Deleting Objects in Core Data

by Marcus Zarra

I very rarely speak out against another blog post. I find the resulting argument back and forth draining. However, there are exceptions and one occurred over the weekend.

Brent Simmons has been blogging about his conversion of Vesper to a Core Data application. A recent post of his titled Core Data and Deleting Objects set my teeth on edge. Brent says:

“The best advice I’ve heard about deleting managed objects is to 1) not do it, or 2) do it only at startup, before any references to those to-be-deleted objects can be made.”

I do not know who is giving Brent advice but he must be playing tricks with him or just trying to wind him up. The advice was simple; don’t delete Core Data objects or if you are going to delete them, delete them at launch.

Will that work? Sure. Is it the right answer? Not even close.

Advice like this comes from mistakes. Mistakes in application design. Mistakes in application planning. Someone, somewhere, coded himself into a corner and decided that Core Data was to blame. I hear this a lot. It is one of the common conversation starters I have with new clients.

So what is the right answer? Plan your application out. Plan your application for deleting objects.

When we are talking about working on iOS the easiest way to handle this is to use the built in tools that the framework already provides for you. Use the NSFetchedResultsController. Use it everywhere it makes sense. Squeeze it into places that it kind of makes sense. Why? It watches the NSManagedObjectContext for you! It will tell you when an object has been inserted, updated or deleted! It is like magic!

Don’t like it or it doesn’t fit for you? Build your own! Seriously, the core of the NSFetchedResultsController is not hard at all. Here is a very basic one that just watches for deletes:

So why are deleted NSManagedObject instances so dangerous? Well it depends on your version of Core Data. Prior to iOS 5 (meaning iOS 3 and 4) if you tried to access a property on a deleted NSManagedObject instance you would get an immediate exception of “CoreData could not fulfill a fault” which would result in your application crashing.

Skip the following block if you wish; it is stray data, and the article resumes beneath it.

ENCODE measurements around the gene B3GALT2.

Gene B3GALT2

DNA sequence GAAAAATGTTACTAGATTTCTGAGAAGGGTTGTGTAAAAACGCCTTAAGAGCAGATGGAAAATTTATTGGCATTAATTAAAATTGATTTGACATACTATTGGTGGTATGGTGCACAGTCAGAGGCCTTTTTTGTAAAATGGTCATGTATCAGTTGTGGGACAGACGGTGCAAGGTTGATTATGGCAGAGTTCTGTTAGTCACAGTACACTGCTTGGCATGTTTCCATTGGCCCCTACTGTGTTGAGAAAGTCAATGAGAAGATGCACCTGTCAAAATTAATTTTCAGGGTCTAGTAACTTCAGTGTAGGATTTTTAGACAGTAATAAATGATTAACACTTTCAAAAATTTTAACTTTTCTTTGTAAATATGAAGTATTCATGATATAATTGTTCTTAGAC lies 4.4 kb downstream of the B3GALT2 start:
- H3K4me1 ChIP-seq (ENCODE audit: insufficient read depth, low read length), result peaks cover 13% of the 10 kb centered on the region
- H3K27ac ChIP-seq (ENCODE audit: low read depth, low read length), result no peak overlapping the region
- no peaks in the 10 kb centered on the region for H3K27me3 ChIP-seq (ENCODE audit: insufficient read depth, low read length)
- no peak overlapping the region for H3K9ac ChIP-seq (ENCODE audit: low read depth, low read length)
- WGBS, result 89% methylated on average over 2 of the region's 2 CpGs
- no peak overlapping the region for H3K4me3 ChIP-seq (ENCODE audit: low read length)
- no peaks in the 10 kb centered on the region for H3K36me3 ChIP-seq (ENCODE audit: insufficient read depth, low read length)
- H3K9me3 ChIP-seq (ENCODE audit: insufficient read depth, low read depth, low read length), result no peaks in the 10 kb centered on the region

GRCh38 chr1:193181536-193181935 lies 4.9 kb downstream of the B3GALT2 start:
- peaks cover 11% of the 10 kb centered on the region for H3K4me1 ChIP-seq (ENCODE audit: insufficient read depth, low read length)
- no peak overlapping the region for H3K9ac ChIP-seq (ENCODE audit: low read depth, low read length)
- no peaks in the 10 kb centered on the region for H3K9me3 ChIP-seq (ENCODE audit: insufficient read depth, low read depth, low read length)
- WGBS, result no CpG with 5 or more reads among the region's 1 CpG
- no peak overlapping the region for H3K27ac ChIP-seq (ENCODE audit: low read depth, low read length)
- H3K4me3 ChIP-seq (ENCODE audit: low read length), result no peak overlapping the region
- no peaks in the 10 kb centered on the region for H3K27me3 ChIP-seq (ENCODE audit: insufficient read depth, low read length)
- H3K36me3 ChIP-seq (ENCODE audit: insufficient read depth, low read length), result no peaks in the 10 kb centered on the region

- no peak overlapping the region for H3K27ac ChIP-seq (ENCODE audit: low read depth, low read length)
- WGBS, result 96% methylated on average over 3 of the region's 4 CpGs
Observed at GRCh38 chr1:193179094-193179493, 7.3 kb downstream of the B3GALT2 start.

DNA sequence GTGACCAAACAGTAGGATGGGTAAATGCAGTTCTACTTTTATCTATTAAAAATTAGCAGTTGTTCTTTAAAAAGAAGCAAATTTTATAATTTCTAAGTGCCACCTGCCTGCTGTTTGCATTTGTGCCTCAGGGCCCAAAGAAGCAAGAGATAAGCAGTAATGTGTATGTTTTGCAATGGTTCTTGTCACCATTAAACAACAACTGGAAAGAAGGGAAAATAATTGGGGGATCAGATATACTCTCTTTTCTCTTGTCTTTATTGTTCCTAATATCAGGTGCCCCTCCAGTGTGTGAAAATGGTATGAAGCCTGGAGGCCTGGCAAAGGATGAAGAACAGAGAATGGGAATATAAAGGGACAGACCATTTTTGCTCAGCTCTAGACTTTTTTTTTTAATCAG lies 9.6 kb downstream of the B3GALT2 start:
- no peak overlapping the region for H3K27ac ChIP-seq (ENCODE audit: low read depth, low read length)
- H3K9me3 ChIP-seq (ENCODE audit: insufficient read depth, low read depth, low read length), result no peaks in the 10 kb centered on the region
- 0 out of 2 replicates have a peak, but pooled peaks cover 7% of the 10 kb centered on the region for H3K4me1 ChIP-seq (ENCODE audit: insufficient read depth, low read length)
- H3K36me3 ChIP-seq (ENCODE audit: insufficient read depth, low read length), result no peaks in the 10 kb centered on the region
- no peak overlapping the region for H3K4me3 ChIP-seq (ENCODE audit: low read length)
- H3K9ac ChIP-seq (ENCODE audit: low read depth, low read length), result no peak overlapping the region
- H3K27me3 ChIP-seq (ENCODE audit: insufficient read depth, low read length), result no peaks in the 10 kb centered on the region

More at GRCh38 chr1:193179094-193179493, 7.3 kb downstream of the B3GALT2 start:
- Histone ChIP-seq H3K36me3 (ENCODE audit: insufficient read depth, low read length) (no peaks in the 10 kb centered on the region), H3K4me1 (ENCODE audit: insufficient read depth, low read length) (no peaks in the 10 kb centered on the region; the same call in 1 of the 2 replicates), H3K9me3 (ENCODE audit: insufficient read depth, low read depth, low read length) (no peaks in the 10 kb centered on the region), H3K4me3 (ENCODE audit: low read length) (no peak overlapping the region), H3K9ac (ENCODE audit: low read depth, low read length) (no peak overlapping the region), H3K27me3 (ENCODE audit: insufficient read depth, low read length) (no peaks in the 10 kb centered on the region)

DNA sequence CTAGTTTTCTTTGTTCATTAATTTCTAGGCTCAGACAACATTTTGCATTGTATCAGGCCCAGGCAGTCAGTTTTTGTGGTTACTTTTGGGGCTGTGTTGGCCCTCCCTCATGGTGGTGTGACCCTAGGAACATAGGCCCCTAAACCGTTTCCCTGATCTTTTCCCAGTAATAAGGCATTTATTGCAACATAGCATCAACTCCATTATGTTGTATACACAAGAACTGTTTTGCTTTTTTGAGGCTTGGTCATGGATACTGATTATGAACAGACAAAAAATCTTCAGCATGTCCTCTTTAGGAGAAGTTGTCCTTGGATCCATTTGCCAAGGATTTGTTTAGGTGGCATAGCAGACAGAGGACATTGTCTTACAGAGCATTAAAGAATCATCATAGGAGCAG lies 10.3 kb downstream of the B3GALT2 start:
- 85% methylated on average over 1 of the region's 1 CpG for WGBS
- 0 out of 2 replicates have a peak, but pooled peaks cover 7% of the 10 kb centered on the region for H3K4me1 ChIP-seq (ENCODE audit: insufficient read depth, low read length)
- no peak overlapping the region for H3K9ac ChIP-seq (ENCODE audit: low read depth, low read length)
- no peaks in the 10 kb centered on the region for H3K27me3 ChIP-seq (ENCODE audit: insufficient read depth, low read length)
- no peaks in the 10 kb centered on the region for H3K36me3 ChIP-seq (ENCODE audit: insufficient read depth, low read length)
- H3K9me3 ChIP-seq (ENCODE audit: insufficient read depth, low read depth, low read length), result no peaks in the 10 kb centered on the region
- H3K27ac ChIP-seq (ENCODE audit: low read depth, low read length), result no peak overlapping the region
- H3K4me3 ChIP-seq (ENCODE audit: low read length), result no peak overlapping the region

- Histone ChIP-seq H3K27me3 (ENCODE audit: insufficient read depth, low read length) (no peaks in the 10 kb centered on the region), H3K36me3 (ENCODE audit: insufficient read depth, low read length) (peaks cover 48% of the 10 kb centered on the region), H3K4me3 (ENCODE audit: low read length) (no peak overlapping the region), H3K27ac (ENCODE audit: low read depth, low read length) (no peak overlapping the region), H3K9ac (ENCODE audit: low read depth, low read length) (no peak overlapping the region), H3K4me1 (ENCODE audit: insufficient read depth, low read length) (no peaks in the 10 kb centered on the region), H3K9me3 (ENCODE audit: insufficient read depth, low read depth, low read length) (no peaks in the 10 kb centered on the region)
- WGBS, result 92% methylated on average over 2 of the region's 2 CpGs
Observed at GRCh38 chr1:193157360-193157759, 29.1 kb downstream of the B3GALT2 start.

I like to pretend that iOS 5 never happened.

In iOS 6 and 7, accessing the property will not cause a crash. You will just get nil back which can be unexpected. However if you try and set a property, you get the familiar crash.

How do we avoid this edge case? Well, it is kind of like memory management, when you have released the object (aka deleted it) don’t touch it again!

Watch for notifications on objects that can be deleted under you. React to those notifications. Plan for them. Presenting an edit view and the object is deleted? React!

If you are in legacy code and need to test for an object to see if it was deleted from under you and the ripple is too large to do it right then you can ask the object -isDeleted and you can also test for the NSManagedObjectContext being nil.

Be warned though. -isDeleted really should be called -isScheduledForDeletion as it will only return YES if the object will be deleted during the next save. Once the NSManagedObjectContext has been saved it will return NO.

Testing -managedObjectContext for nil also has a catch. There are multiple situations where the -managedObjectContext property of a NSManagedObject can be nil. For example, you can create a NSManagedObject without a context. Therefore this is not an absolute test either.

You can also play around with -[NSManagdObjectContext existingObjectWithID:error:] if you want.

These are a code smells.

Your application should be handling deletes properly and should know that the object has been deleted and react to it. Waiting until you are on the edge of the cliff and then asking the now-deleted object if it has been deleted is bad.

What is the right answer?

Plan for deletions.

Core Data is a framework with a nearly impossible job. Writing a universal persistence engine is right up there with solving PI. You can go really deep but you are never going to “solve it”. Eventually it is “good enough” and has edge cases.

There is a reason Brent keeps coming back to Core Data. Writing your own persistence engine is more trouble than it is worth. Better to use an existing framework that has a team of highly skilled engineers working on it than to write your own. Yes it will have edges. Yes it can break. But it is better than the alternative 99.999% of the time.

Our job as developers is to learn where those edges are and plan for them.

Don’t scream in the darkness; learn how to turn on the light.